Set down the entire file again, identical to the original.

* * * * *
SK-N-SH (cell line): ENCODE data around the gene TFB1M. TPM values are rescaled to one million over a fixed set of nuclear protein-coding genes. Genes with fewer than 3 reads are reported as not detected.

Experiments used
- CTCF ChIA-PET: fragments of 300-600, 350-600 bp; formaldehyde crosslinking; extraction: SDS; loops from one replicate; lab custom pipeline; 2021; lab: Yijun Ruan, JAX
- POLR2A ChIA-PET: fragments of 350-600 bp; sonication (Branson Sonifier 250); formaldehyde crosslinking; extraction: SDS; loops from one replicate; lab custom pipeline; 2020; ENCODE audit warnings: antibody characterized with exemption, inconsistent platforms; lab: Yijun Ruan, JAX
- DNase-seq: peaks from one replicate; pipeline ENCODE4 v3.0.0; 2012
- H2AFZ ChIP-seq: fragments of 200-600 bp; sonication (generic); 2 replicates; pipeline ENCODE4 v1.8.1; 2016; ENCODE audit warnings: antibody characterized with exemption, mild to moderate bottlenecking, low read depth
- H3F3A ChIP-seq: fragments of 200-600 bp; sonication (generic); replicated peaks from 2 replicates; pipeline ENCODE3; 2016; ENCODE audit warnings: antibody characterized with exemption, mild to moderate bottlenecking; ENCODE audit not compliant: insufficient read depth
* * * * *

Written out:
SK-N-SH (cell line): ENCODE data around the gene TFB1M. TPM values are rescaled to one million over a fixed set of nuclear protein-coding genes. Genes with fewer than 3 reads are reported as not detected.

Experiments used
- CTCF ChIA-PET: fragments of 300-600, 350-600 bp; formaldehyde crosslinking; extraction: SDS; loops from one replicate; lab custom pipeline; 2021; lab: Yijun Ruan, JAX
- POLR2A ChIA-PET: fragments of 350-600 bp; sonication (Branson Sonifier 250); formaldehyde crosslinking; extraction: SDS; loops from one replicate; lab custom pipeline; 2020; ENCODE audit warnings: antibody characterized with exemption, inconsistent platforms; lab: Yijun Ruan, JAX
- DNase-seq: peaks from one replicate; pipeline ENCODE4 v3.0.0; 2012
- H2AFZ ChIP-seq: fragments of 200-600 bp; sonication (generic); 2 replicates; pipeline ENCODE4 v1.8.1; 2016; ENCODE audit warnings: antibody characterized with exemption, mild to moderate bottlenecking, low read depth
- H3F3A ChIP-seq: fragments of 200-600 bp; sonication (generic); replicated peaks from 2 replicates; pipeline ENCODE3; 2016; ENCODE audit warnings: antibody characterized with exemption, mild to moderate bottlenecking; ENCODE audit not compliant: insufficient read depth